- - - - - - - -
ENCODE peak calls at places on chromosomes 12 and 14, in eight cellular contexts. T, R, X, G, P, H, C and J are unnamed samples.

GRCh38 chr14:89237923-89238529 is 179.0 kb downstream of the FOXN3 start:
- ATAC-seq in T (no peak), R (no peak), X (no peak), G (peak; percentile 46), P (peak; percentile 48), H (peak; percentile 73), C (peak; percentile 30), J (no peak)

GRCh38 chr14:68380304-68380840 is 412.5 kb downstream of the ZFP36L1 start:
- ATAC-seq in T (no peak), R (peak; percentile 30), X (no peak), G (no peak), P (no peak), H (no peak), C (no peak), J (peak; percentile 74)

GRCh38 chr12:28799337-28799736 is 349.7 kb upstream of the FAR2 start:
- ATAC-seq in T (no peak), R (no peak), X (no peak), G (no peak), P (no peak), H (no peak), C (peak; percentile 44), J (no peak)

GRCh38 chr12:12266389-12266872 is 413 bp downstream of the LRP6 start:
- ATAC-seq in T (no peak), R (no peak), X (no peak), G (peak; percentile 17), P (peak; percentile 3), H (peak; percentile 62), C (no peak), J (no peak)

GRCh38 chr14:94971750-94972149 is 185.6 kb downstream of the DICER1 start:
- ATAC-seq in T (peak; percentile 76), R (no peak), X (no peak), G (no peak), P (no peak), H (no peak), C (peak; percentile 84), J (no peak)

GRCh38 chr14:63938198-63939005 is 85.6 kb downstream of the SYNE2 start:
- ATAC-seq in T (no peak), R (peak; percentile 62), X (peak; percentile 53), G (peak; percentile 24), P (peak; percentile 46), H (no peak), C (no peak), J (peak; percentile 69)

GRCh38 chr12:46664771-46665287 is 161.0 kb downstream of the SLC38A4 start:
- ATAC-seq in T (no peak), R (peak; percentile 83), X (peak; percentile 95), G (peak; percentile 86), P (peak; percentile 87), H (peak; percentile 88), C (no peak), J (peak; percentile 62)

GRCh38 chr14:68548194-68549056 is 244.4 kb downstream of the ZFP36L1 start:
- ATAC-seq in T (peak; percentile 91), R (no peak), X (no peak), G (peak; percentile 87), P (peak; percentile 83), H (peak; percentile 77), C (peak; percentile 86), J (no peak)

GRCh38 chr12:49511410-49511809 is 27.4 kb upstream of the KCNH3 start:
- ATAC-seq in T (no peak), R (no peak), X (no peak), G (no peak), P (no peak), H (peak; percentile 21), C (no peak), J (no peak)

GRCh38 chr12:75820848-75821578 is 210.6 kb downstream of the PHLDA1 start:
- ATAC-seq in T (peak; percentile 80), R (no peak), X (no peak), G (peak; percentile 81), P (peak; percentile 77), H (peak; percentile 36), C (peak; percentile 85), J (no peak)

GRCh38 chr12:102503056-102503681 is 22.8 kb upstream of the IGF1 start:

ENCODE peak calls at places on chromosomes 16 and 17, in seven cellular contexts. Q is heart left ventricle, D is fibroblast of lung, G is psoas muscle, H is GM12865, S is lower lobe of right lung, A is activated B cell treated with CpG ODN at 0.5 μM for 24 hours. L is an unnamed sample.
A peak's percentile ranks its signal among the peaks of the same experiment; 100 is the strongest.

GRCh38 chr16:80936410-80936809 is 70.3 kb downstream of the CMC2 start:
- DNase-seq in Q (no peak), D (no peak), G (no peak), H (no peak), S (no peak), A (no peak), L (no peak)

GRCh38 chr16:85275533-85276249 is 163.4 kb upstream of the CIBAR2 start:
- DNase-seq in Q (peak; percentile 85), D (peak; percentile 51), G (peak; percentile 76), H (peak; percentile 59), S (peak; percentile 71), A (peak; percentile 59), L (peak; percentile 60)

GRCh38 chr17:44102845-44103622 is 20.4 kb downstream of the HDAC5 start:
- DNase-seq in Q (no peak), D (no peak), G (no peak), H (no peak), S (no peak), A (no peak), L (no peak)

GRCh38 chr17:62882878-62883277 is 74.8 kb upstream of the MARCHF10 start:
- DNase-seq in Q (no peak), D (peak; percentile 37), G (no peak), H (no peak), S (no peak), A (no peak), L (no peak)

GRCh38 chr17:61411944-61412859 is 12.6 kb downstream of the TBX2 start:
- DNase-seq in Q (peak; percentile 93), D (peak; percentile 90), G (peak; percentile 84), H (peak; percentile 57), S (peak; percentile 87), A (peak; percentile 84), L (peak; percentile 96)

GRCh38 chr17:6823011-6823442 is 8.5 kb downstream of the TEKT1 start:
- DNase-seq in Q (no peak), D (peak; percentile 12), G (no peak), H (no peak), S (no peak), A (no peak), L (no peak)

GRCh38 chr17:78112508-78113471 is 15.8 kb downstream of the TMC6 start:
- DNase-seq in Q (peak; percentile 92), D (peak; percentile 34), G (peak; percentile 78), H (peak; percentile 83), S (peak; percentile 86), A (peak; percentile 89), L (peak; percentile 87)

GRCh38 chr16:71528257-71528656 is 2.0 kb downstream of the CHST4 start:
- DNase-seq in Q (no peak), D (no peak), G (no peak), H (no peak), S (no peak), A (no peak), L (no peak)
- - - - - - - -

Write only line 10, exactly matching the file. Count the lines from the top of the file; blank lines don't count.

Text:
GRCh38 chr14:94971750-94972149 is 185.6 kb downstream of the DICER1 start: